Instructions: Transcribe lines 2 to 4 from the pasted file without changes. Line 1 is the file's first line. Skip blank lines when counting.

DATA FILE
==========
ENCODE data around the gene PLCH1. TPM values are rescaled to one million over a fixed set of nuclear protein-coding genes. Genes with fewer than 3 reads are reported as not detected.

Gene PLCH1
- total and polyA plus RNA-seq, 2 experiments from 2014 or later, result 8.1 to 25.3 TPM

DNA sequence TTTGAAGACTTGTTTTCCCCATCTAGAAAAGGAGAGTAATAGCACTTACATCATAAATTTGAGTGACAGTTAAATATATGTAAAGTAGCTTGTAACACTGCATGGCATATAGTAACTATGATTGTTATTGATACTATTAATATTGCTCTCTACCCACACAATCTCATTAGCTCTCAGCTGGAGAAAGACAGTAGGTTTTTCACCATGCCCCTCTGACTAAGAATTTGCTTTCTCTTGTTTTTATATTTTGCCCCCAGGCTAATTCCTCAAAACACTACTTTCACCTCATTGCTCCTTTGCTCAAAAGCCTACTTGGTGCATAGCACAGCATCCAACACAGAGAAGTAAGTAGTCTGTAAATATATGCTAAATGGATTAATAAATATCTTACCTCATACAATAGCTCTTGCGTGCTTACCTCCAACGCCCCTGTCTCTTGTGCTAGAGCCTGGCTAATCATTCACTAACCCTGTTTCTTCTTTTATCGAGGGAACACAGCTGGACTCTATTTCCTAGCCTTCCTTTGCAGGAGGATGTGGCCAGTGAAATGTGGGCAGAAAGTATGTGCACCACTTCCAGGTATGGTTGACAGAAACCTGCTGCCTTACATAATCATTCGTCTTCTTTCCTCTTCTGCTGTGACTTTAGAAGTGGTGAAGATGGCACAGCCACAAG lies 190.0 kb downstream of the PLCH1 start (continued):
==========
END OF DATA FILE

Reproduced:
Gene PLCH1
- total and polyA plus RNA-seq, 2 experiments from 2014 or later, result 8.1 to 25.3 TPM

DNA sequence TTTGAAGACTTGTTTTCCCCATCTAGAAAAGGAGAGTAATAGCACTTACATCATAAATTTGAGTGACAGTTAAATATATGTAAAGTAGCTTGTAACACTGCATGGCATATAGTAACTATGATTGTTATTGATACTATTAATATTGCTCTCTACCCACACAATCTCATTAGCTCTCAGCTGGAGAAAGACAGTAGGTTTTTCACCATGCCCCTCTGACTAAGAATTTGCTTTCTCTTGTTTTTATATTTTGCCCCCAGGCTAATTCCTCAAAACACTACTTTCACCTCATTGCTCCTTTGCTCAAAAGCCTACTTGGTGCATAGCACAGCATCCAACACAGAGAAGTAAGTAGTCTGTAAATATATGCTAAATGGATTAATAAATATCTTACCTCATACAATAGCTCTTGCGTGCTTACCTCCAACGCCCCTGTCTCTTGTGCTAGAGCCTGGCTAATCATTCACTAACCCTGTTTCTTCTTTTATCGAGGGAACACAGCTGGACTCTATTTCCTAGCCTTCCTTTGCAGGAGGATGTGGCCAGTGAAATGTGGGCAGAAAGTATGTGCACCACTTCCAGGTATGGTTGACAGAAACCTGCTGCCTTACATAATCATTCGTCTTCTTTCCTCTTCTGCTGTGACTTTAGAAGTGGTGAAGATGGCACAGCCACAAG lies 190.0 kb downstream of the PLCH1 start (continued):